Try a dietary consult
Finally, contact your physician and request a referral for a one-hour dietary consult – a face-to-face meeting with a registered dietician who can evaluate your health history as it relates to your body weight and give you a medically sound dietary plan that accounts for body size, exercise and your overall nutritional needs.
Create a seasonal exercise plan
However, is it wise to make weight loss the primary motivation for beginning or maintaining a structured, in-door exercise program? If that's the only reason you work out, you're missing the point – along with all the significant, positive physiological changes that begin to occur within just two or three days of consistent exercise.
Instead, you need a seasonal fitness plan that keeps you active all year round. It will help you avoid winter hibernation and the yo-yo weight loss and gain (which usually leads to increasing weight year after year).
11 reasons to exercise even if you aren't losing weight:
- Reduce the risk for coronary artery disease, the no. 1 killer of men and women in America, by affecting every single risk factor for the positive. Lack of exercise is a primary risk factor for coronary artery disease.
- Help reduce and control high blood pressure, which leads to a reduced risk of heart disease and stroke.
- Improve each component of your lipid profile including decreased LDL (bad cholesterol), increased HDL (good cholesterol), and decreased triglycerides (a form of fat that also circulates in the blood).
- Contribute to smoking cessation, managing depression, and overall mood state due to its effect on serotonin and dopamine levels in the brain.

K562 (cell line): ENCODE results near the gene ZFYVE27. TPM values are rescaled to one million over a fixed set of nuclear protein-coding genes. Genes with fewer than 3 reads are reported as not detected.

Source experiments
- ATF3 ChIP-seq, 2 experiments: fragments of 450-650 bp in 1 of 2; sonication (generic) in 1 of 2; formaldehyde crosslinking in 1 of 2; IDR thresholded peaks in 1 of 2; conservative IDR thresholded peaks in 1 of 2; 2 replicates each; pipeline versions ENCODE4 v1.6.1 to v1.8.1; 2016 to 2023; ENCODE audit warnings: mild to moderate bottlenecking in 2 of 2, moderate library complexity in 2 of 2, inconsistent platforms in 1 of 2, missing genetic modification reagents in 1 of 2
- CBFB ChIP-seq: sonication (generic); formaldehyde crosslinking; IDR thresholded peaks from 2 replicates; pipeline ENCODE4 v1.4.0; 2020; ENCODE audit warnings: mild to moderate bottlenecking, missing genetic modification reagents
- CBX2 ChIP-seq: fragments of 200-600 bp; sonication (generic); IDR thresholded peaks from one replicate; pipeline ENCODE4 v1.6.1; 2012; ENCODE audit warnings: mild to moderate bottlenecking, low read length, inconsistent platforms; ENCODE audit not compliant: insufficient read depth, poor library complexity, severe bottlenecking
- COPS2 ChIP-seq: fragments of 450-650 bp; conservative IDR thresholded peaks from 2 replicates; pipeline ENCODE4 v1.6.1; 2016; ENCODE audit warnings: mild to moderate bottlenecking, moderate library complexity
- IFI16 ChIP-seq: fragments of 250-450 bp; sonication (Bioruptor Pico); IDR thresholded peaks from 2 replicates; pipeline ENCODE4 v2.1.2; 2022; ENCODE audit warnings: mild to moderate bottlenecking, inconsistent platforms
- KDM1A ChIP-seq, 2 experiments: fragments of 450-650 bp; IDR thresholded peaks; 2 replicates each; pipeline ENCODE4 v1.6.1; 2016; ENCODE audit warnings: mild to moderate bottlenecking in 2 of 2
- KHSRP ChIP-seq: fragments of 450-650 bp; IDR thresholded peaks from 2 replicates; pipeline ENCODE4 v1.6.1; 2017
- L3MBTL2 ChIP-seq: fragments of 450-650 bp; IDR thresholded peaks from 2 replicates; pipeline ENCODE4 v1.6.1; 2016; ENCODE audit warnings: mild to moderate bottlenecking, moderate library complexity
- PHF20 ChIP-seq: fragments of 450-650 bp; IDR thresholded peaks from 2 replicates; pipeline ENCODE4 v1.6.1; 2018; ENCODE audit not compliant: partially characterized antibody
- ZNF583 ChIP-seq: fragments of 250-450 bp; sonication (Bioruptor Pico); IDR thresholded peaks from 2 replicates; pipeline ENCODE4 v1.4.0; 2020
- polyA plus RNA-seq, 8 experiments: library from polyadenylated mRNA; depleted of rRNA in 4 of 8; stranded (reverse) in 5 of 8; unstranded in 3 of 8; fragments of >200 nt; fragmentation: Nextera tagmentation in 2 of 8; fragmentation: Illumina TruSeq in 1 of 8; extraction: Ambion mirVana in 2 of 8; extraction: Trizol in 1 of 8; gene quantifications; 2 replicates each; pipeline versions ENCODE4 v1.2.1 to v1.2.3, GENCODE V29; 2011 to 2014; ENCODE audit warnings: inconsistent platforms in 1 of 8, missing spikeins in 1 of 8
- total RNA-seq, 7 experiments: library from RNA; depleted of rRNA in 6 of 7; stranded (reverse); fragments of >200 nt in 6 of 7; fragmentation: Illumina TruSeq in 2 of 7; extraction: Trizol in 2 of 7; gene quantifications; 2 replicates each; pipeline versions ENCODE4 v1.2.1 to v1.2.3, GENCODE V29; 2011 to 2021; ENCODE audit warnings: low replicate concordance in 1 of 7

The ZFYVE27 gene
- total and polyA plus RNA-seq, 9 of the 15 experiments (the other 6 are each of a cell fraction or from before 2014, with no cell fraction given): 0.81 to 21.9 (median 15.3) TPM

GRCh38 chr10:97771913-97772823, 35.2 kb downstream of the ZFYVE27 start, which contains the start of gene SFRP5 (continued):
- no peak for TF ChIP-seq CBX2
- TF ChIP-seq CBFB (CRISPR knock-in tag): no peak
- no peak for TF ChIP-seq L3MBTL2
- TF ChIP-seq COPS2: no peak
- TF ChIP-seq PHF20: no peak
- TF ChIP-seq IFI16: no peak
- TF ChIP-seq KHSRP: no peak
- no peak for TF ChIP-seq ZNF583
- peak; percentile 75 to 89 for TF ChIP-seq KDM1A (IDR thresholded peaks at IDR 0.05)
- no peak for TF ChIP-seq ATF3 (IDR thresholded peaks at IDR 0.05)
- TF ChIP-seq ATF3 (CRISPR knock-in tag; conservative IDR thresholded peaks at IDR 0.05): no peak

- Stimulate and regulate the body’s metabolic control of blood sugar levels to prevent diabetes type ll.
- May help prevent early dementia disorders and Alzheimer’s Disease.
- Increase physical work capacity to make activities of daily living easier and safer.
- Mitigate the effects of damaging hormones released during the body’s “fight or flight” stress response when under psychological or physiological duress.
- Improve the depth and length of sleep cycles. Poor sleep quality and insomnia are associated with chronic illnesses such as heart disease, type II diabetes, obesity, and depression.
- May reduce the risk of certain forms of cancer including breast, colon and prostate.
- Develop and maintain muscle mass and prevent the onset of sarcopenia (frailty) in the aging process.
Weight loss may or may not be a by-product of beginning consistent exercise. If you begin exercising consistently (3-5 times weekly) but continue to eat at least one more calorie than you expend in daily activity, you won't lose an ounce of weight. However, you will begin to experience the many other benefits. So, keep moving!
Do you live in the Canton, Ohio, area and need some expert advice on the best workout for you? Contact Mercy Health & Fitness. Our team of exercise specialists can help you find an exercise routine that matches your health and goals.